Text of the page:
ACRL, ALA, ARL Joint Advisory Task Force continues to clarify academic library definitions in IPEDS survey
CHICAGO - The Association of College & Research Libraries (ACRL), American Library Association (ALA), and the Association of Research Libraries (ARL) have extended the joint advisory task force to continue efforts to bring the Integrated Postsecondary Education Data System (IPEDS) Academic Libraries Component up to date and in line with current library practices.
ARL and ACRL formed a joint advisory task force in 2015 to provide advice to the US Department of Education’s National Center for Education Statistics (NCES), which manages IPEDS, on the new IPEDS definitions and to clarify the changes to the academic library community. NCES accepted the advisory task force’s recommendations regarding definitional issues and responses to questions raised by the academic library community and implemented the recommendations in the 2015 and 2016 survey cycles. Although the advisory task force completed its original charge as of July 28, 2016, the group has identified issues requiring further deliberation that need to be considered.
The ACRL/ARL Joint Advisory Task Force on IPEDS Academic Libraries Component Definitions will develop recommendations regarding definitional issues and responses to questions raised by the academic library community in such areas as electronic serials usage, shared collections, and the US Bureau of Labor Statistics staffing codes for librarians by August 2019.
“The successful previous work of the task force and the recurring definitional issues around the Academic Libraries Component of IPEDS indicate the importance and value of continuing our efforts,” said Mary Ellen Davis, ACRL executive director.
“ARL’s ongoing partnership with ACRL to improve our national education statistics is a critical priority,” said ARL executive director Elliott Shore, “and we appreciate the library community’s participation in these discussions.”
Members of the ACRL/ARL Joint Advisory Task Force on IPEDS Academic Libraries Component Definitions include:
Robert Dugan, ACRL Academic Library Trends and Statistics Survey Editorial Board, University of West Florida, email@example.com
Jennifer Paustenbaugh, Chair of the ARL Assessment Committee, Brigham Young University, firstname.lastname@example.org
Stephen Bosch, University of Arizona, email@example.com
Joyce Chapman, Duke University, firstname.lastname@example.org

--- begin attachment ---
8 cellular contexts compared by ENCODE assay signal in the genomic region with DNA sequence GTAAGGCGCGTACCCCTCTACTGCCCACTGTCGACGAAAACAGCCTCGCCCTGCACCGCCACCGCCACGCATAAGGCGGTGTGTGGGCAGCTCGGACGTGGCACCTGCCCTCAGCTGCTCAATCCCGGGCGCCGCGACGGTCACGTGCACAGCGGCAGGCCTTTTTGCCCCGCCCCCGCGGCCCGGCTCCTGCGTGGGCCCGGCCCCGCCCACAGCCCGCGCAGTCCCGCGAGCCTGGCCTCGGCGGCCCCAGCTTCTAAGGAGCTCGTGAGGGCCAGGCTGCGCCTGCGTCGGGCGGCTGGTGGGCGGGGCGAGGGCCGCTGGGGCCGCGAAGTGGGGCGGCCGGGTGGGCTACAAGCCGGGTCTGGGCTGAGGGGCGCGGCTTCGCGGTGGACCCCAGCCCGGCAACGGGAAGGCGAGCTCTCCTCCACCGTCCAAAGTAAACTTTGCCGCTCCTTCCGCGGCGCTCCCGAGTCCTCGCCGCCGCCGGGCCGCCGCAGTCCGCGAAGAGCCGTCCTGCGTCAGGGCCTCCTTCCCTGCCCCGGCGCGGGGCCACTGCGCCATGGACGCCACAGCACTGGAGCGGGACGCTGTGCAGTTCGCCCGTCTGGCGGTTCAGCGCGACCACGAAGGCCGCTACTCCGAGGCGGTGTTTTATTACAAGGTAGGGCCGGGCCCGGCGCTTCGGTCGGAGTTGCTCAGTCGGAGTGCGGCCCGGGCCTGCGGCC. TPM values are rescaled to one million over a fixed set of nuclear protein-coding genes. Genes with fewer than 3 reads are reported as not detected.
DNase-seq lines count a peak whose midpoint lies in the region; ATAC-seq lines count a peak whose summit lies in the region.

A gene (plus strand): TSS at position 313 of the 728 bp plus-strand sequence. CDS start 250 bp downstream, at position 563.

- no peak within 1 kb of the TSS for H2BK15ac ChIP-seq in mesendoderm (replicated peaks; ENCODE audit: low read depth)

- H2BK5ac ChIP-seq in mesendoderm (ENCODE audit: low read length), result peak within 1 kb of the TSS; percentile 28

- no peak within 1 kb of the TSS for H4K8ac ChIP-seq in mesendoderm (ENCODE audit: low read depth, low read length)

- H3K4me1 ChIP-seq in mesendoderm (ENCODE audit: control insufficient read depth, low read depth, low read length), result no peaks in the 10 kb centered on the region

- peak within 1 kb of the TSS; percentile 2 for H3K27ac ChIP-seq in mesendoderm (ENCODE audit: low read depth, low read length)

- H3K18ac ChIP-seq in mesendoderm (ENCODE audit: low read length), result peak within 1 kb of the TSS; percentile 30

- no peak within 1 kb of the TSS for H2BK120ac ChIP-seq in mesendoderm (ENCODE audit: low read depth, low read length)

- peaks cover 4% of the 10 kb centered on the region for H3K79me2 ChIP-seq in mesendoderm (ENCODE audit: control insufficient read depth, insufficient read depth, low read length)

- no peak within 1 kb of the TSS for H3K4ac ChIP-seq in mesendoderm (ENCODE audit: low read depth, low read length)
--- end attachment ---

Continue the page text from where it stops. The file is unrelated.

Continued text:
Christopher Cody, NCES AL Survey Director, email@example.com
Theresa A. Fishel, Macalester College, firstname.lastname@example.org
Steve Hiller, University of Washington, email@example.com
Marilyn K. Moody, Portland State University, firstname.lastname@example.org
Shaneka Morris, ARL staff, email@example.com
Mary Jane Petrowski, ACRL staff, firstname.lastname@example.org
Patricia Profeta, Indian River State College, email@example.com
Kathy Rosa, ALA staff, firstname.lastname@example.org
The Association of College & Research Libraries (ACRL) is the higher education association for librarians. Representing nearly 11,000 academic and research librarians and interested individuals, ACRL (a division of the American Library Association) develops programs, products and services to help academic and research librarians learn, innovate and lead within the academic community. Founded in 1940, ACRL is committed to advancing learning and transforming scholarship. ACRL is on the Web at acrl.org, Facebook at facebook.com/ala.acrl and Twitter at @ala_acrl.
About the Association of Research Libraries
The Association of Research Libraries (ARL) is a nonprofit organization of 124 research libraries in the US and Canada. ARL’s mission is to influence the changing environment of scholarly communication and the public policies that affect research libraries and the diverse communities they serve. ARL pursues this mission by advancing the goals of its member research libraries, providing leadership in public and information policy to the scholarly and higher education communities, fostering the exchange of ideas and expertise, facilitating the emergence of new roles for research libraries, and shaping a future environment that leverages its interests with those of allied organizations. ARL is on the web at ARL.org, Facebook at http://www.facebook.com/association.of.research.libraries, and Twitter at @ARLnews.